Creating and transmitting a bulk email broadcast via a good quality email marketing service, is relatively straight forward and is an undertaking well within the capability of most people. It is possible to achieve a high level of email presentation quality and to achieve rapid transmission to a volume bulk email list without difficulty. However, email transmissions that are not optimised for delivery performance may well achieve awful response rates which render the transmission almost useless in terms of its marketing effectiveness. No matter how well constructed is the content of the email, if certain rules and steps are not followed, it is possible that very few of the transmitted emails will ever reach the inbox of intended recipients, let alone get opened.
Achieving a good delivery rate can never be guaranteed as there are factors that can have an adverse effect on delivery performance which may be outside of the control of the originator, but taking note of our insider tips and hints as set out below will help.

1. Take measures to eliminate spam like characteristics from the subject line and the main body of the email.
Most email service providers incorporate anti-spam firewall software that looks for and filters out (reject) emails that exhibit overtly spam like characteristics. Use email marketing service provider software that identifies and corrects spam like characteristics (email blaster’s spam ferret for example) before committing to and sending an email.

2. Keep the email address list up-to-date.
A clean address list will increase delivery rate and reputation. Update the list regularly to remove opt-outs, hard and soft bounces, corrupt addresses. Email marketing service providers will usually offer software that does a lot of this automatically

3. IP and sender server reputation is key.
Choose your email marketing service provider carefully to avoid those that exhibit poor server scores.

4. Use a service that has its servers located in-territory, i.e. in the UK for a predominantly UK marketing address list.

Related to server/IP reputation as presented in hint 3, an originating server located in the UK will usually be better policed and therefore exhibit a better server reputation than one located in, say, a third world territory. Even if the office address of the email marketing service provider has a UK postal code at the end, find out where the emails will physically originate from.

5. Choose the wording of the subject line with great care.
Achieving a good delivery rate in terms of getting into the inbox is not the final objective. Open rate is the key success determinant and this can be dominated by the wording of the subject line. Avoid spam like characteristics yes, but also follow the guidelines of tips and hints number 1 – Ten tips for a clickable subject line (please visit www.emailblasteruk blog page)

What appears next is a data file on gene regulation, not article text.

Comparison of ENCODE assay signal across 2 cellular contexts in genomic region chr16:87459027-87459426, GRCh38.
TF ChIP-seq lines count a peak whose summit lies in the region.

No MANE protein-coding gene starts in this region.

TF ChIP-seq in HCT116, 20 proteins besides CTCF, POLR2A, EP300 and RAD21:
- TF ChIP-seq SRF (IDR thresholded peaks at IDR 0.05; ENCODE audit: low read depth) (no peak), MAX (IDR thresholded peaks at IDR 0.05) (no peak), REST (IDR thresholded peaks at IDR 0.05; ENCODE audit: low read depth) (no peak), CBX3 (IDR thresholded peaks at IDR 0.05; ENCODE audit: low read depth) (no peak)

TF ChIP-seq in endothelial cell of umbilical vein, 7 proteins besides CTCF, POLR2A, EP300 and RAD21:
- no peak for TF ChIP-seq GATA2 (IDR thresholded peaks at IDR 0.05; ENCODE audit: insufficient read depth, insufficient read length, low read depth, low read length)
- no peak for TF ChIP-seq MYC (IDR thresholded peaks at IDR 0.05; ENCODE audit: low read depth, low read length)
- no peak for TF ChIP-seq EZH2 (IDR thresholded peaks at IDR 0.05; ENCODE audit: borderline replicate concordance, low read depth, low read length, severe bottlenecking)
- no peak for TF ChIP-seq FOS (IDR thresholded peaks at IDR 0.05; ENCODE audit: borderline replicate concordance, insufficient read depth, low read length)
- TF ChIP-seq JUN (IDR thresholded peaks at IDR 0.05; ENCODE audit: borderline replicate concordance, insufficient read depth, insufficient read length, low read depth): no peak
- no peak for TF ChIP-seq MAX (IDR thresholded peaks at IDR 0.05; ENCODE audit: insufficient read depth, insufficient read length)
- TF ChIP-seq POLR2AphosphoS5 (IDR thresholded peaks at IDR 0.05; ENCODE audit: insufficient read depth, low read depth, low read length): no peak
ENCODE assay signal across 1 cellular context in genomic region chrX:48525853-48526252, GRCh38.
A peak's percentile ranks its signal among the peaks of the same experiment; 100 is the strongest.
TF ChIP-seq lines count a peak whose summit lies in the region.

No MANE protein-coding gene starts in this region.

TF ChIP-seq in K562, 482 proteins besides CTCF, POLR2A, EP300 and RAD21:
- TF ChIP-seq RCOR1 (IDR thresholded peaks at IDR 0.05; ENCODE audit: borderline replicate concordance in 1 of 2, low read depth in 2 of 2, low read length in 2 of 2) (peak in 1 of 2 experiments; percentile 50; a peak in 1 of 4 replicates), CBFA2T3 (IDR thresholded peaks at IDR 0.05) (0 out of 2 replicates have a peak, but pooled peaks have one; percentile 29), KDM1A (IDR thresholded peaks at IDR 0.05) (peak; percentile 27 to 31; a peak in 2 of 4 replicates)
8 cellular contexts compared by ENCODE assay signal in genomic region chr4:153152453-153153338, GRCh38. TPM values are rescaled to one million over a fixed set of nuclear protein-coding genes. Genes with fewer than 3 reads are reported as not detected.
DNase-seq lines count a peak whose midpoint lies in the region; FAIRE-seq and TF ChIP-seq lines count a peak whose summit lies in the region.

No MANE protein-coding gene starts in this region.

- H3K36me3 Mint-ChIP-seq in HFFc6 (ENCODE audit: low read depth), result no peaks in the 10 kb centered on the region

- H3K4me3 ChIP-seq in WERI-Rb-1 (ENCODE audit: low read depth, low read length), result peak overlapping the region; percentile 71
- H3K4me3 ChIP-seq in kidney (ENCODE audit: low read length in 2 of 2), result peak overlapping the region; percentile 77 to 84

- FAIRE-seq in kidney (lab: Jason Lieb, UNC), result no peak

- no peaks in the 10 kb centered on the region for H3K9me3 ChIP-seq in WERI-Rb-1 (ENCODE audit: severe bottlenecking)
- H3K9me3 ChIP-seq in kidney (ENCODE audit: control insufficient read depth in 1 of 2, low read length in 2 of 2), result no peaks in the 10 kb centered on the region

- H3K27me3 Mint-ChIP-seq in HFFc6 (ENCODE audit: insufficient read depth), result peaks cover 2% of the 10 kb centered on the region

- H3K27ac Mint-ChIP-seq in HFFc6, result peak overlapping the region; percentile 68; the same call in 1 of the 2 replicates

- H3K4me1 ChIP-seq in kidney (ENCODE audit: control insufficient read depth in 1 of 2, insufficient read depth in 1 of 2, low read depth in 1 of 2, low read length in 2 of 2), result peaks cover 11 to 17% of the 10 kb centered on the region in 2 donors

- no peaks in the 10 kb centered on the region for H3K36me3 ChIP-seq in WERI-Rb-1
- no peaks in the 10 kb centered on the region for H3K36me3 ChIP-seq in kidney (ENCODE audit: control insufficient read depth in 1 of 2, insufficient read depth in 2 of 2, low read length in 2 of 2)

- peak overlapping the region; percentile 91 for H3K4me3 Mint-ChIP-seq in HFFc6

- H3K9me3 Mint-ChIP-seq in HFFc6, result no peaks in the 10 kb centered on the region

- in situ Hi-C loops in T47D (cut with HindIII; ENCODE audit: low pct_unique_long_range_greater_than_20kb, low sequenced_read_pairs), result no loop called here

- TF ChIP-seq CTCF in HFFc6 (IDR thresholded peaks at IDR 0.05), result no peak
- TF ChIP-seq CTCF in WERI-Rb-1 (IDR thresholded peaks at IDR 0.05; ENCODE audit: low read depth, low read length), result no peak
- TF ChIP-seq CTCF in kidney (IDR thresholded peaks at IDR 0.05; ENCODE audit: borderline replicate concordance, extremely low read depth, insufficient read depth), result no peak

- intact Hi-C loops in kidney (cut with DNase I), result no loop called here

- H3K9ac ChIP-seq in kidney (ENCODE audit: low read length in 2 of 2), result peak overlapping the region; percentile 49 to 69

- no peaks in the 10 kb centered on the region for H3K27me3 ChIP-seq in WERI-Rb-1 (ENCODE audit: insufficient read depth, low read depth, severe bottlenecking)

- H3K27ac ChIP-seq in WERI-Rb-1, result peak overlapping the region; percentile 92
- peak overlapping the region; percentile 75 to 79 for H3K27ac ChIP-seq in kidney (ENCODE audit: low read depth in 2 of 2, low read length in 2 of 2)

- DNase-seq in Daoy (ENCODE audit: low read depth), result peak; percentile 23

6. Ensure a plain text duplicate of the HTML original is an identical ‘carbon copy’.
Clever anti-spam software will usually detect any inconsistencies between an HTML and plain text pairing and will bounce an email that fails this test. Using market leading email marketing software will ensure that duplicate transmissions of HTML and plain text are identical as far as is achievable for the avoidance of this anti-spam test software.

7. Avoid too much graphic content.
A high graphic content will cause two particular problems; the email code size will increase significantly, potentially causing problems with some email service software, it can be interpreted as a ‘spam like characteristic.

8. Don’t incorporate your company logo as a graphic or, if you must include the logo, add an ‘alt tag’.
If it is essential to incorporate the company logo, don’t embed it in a banner (it makes it code heavy) and add an ‘alt tag that says ‘company log’ where the graphic is not presented by receiving email software. Again, a code heavy email will suffer a higher bounce rate that a lean one.

9. Avoid code generous format or font management.
Every font change, use of bold, italics, underscore etc. will add a line of code. Similarly, over-use of colour will be code generous and will ratchet up the email size at the expense of delivery rate.

10. Email coding size is inversely proportional to delivery rate.
Not mathematically predictable but undoubtedly true that a large email will suffer a lower delivery rate than a smaller one, all other factors being equal. Be lean and mean.